For a long time, something has been eating at me. The something had to do with my various silent sports events such as Nordic skiing, but I wasn't able to put my finger on it until just after this year's Birkie. The Birkie this year, as always, was a blast. It feels amazing to ski that crazy long race (about 30 miles for you who don't know) and to spend a weekend with others who love to ski. Every minute of the Birkie, I ski with joy and gratitude. Yet even with that, most of them (spare one), have left me heading home feeling sad. I was always afraid to admit it, because surely no one would understand how I could do something as fun as the Birkie and not feel completely elated. I couldn't either. But this year, I figured it out. I was bummed afterwards because I knew deep down I was passing up an opportunity. I was not honoring a gift. I was not giving it my all. Deep down, finishing and having fun wasn't enough. I wanted to compete. Not really even to beat everyone else, but to leave that race knowing that I had prepared myself to the fullest and given it my all.
So the day after the Birkie, I decided what I needed to do was to run. My dad was a great runner. In my younger days, I was decent too. Somewhere around my mid-30s I gave up on running and many other adventures, and I came to the realization of late that if I don't try hard, NOW, I may always wonder how well I could have competed. It was this mindset that I started running and signed up for some trail runs. Originallly so I could ski fast, but then, so could run fast again. Frankly, I don't care for crowds or for pavement, and it turns out there is a whole bunch of folks who do trail running. The idea appealed to me greatly. Cross-country team for grown ups. And today was my first race.
I had hoped my return to running would be easy. I would use my vast knowledge to build up slowly, and before long, I'd be gliding along like the old days. This hasn't happened. Even after a couple months, I am slow and often sore. I have an inherited joint condition called anklyosing spondylitis which has flared up and makes anything sore that connects to my rib cage. But I have not lost heart, and today, I had a great experience.
Rolling into the Iola Sports Club to prepare to run, I was suprised to see that I didn't know a soul. For me, this is pretty unusual at any kind of sporting event and particularly at an endurance event. I noted that as I went to get my race packet, I actually felt intimidated and inferior...odd for me, yet an indication of how far away I've fallen in confidence that I would feel out of place with a bunch of recreational runners. Nobody judges anyone at these things, so an interesting indicator that I need to work on not judging myself so harshly.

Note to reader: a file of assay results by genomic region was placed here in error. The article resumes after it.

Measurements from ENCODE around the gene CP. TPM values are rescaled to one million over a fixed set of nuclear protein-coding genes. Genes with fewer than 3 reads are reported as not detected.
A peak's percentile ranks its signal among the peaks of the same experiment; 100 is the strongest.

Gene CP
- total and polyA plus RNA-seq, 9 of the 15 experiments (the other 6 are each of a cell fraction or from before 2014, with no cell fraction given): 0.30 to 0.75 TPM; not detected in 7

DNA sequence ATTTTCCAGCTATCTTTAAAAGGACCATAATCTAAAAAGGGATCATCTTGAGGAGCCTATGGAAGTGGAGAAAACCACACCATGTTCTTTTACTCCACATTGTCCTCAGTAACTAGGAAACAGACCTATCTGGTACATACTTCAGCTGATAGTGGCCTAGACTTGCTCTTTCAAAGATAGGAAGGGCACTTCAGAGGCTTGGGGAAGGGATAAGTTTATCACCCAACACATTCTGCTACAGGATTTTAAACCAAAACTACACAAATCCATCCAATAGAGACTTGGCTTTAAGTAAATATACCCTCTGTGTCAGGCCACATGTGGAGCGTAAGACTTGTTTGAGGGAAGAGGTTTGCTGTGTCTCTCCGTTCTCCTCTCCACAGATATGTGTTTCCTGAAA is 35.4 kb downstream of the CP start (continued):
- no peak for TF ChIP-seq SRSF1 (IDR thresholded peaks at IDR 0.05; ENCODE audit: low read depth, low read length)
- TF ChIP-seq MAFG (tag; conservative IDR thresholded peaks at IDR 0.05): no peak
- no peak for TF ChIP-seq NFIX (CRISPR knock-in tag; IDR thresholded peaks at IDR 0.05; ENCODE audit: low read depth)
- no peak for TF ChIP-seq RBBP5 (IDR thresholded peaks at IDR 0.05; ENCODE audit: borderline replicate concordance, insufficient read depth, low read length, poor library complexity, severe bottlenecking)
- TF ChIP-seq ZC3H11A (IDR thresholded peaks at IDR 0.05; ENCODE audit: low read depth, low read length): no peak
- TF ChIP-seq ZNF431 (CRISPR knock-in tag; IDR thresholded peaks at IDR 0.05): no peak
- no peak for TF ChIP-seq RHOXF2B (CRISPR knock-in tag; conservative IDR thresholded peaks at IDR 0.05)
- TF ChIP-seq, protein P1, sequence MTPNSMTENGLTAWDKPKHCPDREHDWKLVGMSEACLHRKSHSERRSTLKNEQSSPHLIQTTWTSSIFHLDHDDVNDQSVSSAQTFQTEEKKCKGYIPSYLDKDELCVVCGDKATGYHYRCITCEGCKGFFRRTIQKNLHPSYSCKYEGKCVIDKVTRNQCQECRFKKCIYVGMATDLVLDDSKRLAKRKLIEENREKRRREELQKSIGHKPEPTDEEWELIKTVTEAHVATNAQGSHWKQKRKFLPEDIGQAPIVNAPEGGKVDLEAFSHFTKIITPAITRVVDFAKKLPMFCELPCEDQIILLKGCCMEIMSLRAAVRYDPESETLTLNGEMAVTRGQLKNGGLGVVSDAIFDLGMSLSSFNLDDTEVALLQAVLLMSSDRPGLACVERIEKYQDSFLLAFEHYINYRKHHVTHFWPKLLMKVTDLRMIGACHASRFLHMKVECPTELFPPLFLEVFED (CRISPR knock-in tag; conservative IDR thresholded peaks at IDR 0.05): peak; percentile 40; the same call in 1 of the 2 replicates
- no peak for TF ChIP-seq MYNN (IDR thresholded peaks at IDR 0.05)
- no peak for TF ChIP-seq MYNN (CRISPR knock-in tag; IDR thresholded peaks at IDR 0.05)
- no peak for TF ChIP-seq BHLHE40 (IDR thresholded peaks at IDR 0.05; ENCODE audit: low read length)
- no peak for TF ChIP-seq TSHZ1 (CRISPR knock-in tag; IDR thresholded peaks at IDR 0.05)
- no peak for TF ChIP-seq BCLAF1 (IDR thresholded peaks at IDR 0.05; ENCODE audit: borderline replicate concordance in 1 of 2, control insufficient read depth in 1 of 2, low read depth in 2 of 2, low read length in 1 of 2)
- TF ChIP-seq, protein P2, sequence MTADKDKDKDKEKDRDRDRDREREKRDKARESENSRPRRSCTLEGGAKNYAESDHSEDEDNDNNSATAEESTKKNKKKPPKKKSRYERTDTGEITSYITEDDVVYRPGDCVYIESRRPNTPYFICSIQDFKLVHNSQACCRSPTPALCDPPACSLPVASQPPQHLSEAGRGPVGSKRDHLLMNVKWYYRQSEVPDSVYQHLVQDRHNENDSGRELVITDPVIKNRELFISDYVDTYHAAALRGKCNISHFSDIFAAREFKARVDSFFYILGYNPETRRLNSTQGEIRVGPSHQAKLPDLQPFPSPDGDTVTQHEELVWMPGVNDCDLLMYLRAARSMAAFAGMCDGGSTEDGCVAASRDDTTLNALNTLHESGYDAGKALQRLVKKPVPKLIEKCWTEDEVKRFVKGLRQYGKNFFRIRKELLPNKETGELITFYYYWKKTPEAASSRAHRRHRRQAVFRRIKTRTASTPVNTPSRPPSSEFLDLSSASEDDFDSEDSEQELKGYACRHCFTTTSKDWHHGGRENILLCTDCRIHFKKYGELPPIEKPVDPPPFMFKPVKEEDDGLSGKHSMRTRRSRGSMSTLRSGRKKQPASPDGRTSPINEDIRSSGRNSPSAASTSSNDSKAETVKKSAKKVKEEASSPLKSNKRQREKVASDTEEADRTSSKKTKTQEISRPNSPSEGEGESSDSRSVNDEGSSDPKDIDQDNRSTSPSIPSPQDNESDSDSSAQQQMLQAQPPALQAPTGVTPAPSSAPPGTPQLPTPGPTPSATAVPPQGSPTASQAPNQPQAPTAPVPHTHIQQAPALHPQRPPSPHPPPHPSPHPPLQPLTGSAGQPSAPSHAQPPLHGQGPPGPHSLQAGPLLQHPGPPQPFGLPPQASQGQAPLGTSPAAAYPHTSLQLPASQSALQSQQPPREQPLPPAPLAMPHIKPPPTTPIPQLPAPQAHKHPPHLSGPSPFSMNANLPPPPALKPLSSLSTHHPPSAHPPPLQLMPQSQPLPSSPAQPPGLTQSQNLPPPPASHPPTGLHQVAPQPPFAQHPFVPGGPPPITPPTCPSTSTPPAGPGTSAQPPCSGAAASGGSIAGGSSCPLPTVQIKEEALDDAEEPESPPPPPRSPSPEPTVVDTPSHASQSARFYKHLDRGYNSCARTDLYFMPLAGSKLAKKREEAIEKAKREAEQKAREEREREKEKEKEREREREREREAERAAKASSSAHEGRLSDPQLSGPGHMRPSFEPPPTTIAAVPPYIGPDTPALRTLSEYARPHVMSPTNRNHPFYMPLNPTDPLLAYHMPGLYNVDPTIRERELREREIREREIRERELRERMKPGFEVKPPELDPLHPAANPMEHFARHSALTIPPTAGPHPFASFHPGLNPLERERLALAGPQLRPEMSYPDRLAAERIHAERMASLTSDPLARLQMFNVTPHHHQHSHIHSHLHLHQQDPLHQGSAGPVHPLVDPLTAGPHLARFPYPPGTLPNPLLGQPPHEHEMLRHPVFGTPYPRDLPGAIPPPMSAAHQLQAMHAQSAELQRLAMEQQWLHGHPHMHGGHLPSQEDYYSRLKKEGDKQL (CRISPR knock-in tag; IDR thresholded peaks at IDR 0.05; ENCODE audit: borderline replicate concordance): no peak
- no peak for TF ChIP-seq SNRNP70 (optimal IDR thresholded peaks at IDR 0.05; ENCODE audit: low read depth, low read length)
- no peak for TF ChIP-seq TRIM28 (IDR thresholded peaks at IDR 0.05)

My goals were to run without feeling awful, finish with a time that didn't embarrass me (like an hour for 5k would have), and to enjoy what I was doing. I knew the event itself would be cool for sure. A very eco-friendly event on beautiful trails with unique food and prizes.
The race itself went quickly, and by the time I had finished, my confidence in my plan to be completitive again was boosted. Thanks to the class I take with Mark Ernst, the hills on the course were nuthin' (and everyone else seemed to struggle). My speed wasn't blazing, but I did not feel I was slogging along. Yay! Further, after about 25 minutes, I actually felt good. Double yay. It was a great experience....the quiet of the woods, the moments where I felt strong, and the delicious gourmet cookies and tart cherry juice at the end.
Much to my delight, I even won a pound of cheese for being 2nd in my age group. It is possible that I was second out of two, but I couldn't have been happier with my the first race of my new start.